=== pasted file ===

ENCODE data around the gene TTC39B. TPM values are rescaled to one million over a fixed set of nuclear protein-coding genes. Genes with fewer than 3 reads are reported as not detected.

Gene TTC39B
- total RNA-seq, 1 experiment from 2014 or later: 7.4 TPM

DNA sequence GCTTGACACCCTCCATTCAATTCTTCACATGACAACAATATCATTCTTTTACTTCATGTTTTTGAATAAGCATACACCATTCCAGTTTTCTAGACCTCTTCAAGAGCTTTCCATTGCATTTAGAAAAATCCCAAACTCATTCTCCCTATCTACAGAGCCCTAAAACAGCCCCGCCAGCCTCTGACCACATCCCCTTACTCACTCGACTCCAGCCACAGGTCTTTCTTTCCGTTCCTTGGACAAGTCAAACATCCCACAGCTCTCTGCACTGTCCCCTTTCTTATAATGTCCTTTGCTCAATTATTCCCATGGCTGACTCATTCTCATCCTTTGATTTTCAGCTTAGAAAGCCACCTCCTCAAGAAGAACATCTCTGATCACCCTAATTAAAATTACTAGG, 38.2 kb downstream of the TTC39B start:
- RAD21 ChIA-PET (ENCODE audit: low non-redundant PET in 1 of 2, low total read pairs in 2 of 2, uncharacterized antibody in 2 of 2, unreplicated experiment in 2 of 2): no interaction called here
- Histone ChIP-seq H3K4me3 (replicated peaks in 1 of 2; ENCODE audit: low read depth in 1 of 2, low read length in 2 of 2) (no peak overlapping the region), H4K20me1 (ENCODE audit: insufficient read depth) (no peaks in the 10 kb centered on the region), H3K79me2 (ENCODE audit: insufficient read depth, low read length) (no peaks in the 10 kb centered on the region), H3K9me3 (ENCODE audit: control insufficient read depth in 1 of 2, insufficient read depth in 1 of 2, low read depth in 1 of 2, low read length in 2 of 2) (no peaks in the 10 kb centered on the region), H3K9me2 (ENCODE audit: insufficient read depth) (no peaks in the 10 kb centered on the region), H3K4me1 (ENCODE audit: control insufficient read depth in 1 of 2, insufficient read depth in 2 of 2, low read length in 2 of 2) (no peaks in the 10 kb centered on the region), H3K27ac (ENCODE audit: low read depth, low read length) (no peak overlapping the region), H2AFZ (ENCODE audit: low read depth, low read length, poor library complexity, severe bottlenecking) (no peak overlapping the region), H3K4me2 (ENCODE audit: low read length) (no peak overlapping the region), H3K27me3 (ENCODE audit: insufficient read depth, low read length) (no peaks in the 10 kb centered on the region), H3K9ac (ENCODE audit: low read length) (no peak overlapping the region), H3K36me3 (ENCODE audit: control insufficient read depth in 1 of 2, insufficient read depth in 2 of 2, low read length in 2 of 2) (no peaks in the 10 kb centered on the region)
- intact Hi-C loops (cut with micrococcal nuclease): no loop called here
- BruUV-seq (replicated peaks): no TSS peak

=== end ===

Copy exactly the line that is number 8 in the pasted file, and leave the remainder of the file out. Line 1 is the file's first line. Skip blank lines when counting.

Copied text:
- BruUV-seq (replicated peaks): no TSS peak